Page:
Reader Question: Hobbling in-Car Big Brother?

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Here’s the latest reader question, along with my reply!

Jamie asks: I just read this article about data being mined from cars and so on; basically what you wrote about recently. Any thought on how to disconnect your car from this intrusion?

My reply: The easiest way is to not buy a car equipped with such “tech.” Unfortunately, that means not buying almost any new car as almost all of them already have such “tech.”

It is usually marketed as “concierge” service, such as GM’s OnStar system, for instance – and the equivalent systems sold by other car companies; more accurately, which they build into their cars and which you haven’t got much choice about buying, if you decide to buy one of their cars.

My ’02 Nissan is free of such “tech.” Most cars made until – roughly – about 2010 or so are also free of it, unless the car was equipped with “concierge” services or GPS, etc.

It is safe to assume that if the car has “concierge” service, GPS or a touchscreen and “apps” it is a Big Brother Car  designed to data mine you and very possibly capable of tracking you, too.

Some believe that by not “subscribing” to the “concierge” service you are disconnected from the Hive Mind. I doubt this. I also doubt the efficacy of disconnecting the antenna – the “shark fin” on most modern cars – at least in terms of not causing problems with the car’s systems, including (obviously) the audio system, which will probably no longer be able to receive AM/FM or satellite transmissions, though it may still be able to stream from your device.

I’d rather err on the safe side and just avoid anything new. This has other advantages as well since the older stuff is less gratuitously complex and so likely to cost you less to maintain. I think it’s smart to keep an older car going than to buy a new car, irrespective of the “tech” issue.

New cars have become obscenely expensive to buy,  usurious to insure and cost you a fortune in property taxes, where those apply.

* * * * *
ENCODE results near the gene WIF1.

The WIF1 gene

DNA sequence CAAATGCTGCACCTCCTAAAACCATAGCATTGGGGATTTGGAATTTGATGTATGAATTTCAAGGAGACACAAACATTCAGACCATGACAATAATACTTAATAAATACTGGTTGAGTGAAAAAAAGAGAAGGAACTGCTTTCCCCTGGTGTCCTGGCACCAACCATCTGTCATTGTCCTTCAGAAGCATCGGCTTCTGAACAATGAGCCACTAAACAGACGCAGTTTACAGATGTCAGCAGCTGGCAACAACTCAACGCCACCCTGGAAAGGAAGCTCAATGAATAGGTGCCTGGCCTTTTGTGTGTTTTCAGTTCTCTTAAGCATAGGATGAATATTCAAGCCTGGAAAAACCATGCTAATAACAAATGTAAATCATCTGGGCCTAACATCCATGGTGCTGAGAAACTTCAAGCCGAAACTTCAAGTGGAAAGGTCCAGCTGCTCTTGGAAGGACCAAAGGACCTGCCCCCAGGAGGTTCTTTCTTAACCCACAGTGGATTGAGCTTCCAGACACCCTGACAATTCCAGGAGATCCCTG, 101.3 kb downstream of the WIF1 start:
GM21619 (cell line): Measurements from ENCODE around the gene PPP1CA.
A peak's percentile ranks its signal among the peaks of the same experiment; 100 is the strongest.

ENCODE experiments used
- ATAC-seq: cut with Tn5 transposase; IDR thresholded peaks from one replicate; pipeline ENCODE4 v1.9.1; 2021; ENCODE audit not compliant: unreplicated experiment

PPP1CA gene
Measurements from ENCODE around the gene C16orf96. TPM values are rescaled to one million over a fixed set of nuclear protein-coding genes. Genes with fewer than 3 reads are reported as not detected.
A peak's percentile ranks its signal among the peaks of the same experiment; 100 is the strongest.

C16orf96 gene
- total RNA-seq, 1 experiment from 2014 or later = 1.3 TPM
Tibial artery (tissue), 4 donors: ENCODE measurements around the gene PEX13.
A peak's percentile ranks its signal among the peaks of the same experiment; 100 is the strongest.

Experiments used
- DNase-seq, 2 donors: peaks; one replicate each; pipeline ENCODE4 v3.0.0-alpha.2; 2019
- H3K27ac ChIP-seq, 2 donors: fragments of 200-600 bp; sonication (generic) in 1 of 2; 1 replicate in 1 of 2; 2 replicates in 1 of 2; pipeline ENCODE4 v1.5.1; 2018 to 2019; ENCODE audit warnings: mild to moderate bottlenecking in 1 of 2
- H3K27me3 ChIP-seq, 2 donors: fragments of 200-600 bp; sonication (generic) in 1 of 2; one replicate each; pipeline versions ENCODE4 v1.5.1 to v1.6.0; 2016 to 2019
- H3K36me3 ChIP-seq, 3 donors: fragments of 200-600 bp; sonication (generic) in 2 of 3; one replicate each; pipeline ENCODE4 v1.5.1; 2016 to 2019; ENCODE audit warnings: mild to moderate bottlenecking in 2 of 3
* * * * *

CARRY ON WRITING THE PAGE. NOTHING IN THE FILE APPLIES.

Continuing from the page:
Plus, they’re just creepy!

. . . 

Got a question about cars, Libertarian politics – or anything else? Click on the “ask Eric” link and send ’em in!

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    • Hi Rich,

      This sort of thing is coming to a new car near you, too – as for example TCS you cannot disable, BLS that won’t let the car maneuver if it detects an object in its path, etc.

      Saaaaaaaaaaaaaaaaaaaaaafety first!

  1. As far as I know, Ford has FORScan to disable stuff, VW has VAGCOM, etc.

    Just go into the ECU, find the codes and shut em off or switch them on if you like. I’ll leave it to someone who already knows what to look for, but there are ways to beat the system

  2. Shark fin antennas can have multiple connectors for multiple radios such as am/fm, gps and cellular. Simple trial and error may be able to knock out undesirable features. Otherwise purchase a factory service manual to find where modules are located and how to remove power or data connections. I’m sure they aren’t making these cars dependant on a network connection to run and drive just yet. As a bonus service information can help disable other nanny tech like lane buzzers and bleeping proximity sensors.


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